Urban literature's rise from street vendors to library shelves and six figure book deals can be accredited to Donald Goines and Robert Beck (Rosen and Barnard). Donald Goines, labeled the godfather of the street novel, may be the bestselling urban literature author to date. His books have sold over 10 million copies. In 1967 Robert Beck, who writes under the pseudonym Iceberg Slim, wrote his first book Pimp: The Story of my Life. This novel depicted the life of the mean streets of Chicago in the 40s and 50s. Telling his story catapulted Beck to obtaining international fame. Realizing the popularity of his first novel, Beck went on to write several more books. These authors paved the way for the future writers of urban literature. Even with Goines and Beck's popularity with the mainstream publishers the future authors of urban literature still found themselves having to overcome many obstacles to gain recognition in the literary community.
Today there are many more urban literature authors that are gaining success in the literary community. Due to the success of her books, best-selling author Nikki Turner (A Hustler's Wife), has been named the "princess of urban fiction (." Several of her books have landed on the Essence magazine's best-sellers list. Nikki still publishes her own novels as well as a list of other authors. Another literary great in the urban literature community is Vickie Stringer. While serving time in a federal prison for drug racketeering, Stringer penned her first novel. Once released from prison she submitted her completed manuscript to many publishers. Within weeks Stringer had a collection of rejection letters. Filled with frustration she decided to self-publish her novel. Let That be the Reason launched the start of Triple Crown Publications. Under her leadership, Triple Crown Publications has published 14 titles and sold over 300,000 trade paperbacks (Rosen). Armed with the success of her books and the title of publisher, Stringer decided to reach out to the authors of urban literature. Under her representation many of the authors that were published through Triple Crown Publications have gained much success.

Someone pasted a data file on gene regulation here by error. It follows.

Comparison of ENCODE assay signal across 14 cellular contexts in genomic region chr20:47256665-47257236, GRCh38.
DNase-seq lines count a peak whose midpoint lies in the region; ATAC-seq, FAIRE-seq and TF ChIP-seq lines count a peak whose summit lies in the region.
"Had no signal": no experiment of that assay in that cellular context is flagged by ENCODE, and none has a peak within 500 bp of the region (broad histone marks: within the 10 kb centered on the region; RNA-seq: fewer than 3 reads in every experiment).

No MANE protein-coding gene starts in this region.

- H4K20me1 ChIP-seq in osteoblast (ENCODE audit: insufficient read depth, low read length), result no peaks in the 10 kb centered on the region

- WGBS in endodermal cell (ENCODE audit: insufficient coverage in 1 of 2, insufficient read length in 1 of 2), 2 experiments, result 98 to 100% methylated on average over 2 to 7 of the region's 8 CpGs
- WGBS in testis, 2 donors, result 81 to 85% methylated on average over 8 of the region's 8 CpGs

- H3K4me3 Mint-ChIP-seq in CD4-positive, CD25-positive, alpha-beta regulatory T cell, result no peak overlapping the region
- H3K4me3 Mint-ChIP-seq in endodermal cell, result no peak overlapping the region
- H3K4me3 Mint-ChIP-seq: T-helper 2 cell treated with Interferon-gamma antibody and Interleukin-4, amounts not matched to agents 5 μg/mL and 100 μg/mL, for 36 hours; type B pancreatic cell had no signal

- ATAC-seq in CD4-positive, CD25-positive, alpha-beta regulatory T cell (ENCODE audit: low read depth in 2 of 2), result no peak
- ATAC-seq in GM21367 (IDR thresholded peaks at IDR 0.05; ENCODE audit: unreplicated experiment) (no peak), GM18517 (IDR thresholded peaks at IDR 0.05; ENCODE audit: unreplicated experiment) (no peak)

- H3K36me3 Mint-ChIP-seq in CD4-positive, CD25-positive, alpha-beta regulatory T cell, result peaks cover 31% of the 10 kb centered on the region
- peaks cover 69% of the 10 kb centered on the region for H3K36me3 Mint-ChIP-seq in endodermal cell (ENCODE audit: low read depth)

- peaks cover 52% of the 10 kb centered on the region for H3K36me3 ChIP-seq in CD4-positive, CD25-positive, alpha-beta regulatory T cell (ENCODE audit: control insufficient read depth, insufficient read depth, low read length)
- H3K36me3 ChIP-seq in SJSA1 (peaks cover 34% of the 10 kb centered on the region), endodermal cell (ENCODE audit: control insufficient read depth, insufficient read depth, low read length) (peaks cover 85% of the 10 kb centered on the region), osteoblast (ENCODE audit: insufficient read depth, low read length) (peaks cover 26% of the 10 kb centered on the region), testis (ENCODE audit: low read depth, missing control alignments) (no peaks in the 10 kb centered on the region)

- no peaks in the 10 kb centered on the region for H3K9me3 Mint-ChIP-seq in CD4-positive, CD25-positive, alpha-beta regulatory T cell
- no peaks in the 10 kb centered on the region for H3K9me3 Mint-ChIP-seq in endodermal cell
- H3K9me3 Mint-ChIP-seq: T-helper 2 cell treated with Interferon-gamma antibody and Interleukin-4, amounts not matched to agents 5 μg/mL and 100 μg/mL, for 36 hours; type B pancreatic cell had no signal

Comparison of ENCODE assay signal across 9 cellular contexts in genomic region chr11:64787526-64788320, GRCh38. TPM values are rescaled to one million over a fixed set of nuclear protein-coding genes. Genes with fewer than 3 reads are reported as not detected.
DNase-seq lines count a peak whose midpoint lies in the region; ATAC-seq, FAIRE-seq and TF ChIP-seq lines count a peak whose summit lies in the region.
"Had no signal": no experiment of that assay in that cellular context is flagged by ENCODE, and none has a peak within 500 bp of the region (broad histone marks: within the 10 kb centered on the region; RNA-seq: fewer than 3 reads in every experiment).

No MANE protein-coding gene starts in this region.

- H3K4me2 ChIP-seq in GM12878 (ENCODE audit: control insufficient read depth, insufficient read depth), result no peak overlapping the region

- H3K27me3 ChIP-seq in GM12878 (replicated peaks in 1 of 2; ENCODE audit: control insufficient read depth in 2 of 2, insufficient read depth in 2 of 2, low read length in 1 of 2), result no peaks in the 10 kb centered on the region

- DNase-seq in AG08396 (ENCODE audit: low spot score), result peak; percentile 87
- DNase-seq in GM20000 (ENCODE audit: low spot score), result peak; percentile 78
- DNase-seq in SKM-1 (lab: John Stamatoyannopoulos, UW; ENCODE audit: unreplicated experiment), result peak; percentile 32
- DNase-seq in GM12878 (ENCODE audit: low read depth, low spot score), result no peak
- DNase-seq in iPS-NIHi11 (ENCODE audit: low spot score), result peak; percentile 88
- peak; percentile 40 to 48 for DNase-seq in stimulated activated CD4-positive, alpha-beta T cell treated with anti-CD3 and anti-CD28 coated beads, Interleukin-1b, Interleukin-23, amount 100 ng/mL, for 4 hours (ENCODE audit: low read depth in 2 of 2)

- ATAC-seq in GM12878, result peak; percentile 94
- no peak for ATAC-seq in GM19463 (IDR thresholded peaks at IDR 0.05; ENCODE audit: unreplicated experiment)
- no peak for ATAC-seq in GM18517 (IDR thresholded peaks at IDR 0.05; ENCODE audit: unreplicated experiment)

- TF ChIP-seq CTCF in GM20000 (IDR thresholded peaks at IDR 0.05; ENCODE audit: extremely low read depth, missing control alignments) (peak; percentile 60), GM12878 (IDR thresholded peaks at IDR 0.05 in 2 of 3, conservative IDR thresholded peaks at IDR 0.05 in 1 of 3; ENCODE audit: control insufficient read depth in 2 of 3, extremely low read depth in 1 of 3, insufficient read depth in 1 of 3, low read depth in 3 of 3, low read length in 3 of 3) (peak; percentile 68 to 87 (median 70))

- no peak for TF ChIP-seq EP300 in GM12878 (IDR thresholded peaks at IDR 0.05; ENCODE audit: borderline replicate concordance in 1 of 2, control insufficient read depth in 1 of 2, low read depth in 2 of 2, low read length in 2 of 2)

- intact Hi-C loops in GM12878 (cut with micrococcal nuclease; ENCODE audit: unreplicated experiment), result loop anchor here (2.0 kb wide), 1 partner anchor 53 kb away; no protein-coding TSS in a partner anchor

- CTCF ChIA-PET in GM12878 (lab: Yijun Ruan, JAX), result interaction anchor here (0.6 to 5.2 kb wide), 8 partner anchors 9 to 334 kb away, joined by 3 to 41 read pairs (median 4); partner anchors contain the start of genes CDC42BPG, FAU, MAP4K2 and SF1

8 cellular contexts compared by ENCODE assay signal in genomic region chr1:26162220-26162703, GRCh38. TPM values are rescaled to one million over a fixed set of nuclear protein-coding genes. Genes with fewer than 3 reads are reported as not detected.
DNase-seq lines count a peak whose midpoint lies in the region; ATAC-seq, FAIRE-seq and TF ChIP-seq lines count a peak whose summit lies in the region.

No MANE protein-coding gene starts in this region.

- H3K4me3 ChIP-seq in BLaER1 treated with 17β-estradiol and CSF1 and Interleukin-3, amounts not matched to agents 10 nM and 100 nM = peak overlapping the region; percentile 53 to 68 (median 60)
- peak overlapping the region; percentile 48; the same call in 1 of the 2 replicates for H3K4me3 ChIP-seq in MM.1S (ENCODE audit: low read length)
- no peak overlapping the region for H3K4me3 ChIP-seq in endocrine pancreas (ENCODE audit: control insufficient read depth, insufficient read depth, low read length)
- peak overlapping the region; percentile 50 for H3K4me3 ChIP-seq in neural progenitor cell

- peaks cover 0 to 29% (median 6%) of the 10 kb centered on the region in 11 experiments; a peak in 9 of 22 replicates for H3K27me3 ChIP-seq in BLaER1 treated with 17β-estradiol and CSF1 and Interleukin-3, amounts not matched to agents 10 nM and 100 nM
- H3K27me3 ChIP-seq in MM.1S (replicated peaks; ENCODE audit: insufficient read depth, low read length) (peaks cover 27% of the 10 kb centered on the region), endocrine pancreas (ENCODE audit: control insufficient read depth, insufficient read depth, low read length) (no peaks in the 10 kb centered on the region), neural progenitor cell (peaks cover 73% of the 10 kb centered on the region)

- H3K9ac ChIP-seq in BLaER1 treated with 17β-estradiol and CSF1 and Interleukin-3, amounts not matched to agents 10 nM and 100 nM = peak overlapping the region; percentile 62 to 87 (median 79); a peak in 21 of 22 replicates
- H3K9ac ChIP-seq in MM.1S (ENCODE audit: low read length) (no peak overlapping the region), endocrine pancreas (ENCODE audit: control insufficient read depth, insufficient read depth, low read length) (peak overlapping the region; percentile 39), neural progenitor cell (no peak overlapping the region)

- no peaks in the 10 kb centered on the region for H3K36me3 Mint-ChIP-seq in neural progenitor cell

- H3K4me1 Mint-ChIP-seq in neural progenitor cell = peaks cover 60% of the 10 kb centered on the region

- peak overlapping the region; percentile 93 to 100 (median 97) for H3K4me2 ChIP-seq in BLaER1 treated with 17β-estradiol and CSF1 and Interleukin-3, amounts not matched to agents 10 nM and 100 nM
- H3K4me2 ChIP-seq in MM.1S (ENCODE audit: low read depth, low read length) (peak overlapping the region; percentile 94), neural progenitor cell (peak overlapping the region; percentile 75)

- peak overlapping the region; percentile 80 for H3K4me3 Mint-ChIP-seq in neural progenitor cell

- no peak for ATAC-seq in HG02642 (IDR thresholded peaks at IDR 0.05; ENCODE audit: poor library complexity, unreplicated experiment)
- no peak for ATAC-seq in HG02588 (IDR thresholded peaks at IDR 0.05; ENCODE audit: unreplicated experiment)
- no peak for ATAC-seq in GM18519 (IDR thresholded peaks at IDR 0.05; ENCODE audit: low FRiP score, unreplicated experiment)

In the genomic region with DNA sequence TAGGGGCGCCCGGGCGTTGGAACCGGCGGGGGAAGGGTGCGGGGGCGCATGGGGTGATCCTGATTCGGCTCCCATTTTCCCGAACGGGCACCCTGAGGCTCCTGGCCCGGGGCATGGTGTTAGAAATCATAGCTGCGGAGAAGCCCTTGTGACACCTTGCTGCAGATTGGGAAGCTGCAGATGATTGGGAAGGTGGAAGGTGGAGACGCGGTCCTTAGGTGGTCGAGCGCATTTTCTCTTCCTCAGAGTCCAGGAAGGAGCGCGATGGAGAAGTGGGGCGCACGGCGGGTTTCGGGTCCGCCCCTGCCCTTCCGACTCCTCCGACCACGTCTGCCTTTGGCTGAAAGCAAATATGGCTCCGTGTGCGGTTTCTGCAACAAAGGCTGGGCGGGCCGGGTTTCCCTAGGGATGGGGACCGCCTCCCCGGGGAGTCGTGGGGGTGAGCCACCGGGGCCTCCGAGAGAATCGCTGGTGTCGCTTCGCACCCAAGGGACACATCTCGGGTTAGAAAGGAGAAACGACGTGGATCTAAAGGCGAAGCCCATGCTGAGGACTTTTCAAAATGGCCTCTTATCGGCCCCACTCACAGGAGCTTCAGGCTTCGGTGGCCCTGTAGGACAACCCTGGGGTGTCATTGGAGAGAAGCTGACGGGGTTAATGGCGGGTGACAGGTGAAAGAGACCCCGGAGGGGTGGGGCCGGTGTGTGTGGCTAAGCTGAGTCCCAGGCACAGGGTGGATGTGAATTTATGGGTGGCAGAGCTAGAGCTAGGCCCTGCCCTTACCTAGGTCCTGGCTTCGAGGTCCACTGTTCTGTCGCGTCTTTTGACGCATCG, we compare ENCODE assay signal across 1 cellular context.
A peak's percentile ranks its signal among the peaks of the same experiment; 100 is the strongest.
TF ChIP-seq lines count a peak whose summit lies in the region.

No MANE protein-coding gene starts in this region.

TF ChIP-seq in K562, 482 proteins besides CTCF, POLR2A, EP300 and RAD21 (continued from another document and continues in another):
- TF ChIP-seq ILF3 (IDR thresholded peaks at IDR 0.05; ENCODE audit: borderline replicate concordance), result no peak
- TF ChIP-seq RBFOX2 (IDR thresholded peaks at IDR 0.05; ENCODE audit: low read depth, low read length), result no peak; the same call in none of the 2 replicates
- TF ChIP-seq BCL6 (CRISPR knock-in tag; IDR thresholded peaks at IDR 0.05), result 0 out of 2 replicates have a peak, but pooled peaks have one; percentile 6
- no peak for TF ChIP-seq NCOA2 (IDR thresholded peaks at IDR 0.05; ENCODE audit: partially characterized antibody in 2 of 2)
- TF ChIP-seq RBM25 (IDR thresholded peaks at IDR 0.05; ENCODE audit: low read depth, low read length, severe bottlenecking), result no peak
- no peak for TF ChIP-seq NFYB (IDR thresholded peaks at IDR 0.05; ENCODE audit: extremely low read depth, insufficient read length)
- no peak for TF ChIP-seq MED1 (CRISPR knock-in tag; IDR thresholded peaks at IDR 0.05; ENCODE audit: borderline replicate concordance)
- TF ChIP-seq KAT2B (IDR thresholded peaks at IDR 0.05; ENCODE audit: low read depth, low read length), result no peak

Largely neglected by mainstream media, urban literature has evolved into its own alternative network for reviews, discussions, and marketing (Wright). Founded in 1991 and established as a nonprofit corporation in 1995, Go on Girl! Book main focus is to convince book publishers of African American consumers buying power. Started as an online community, the African American Literary Book Club was used as a way to promote urban literature (Reid). Fueled by the affordability of self-publishing and the Web's supercharged word-of-mouth, this genre has emerged from underground as a virtual conspiracy (Brown).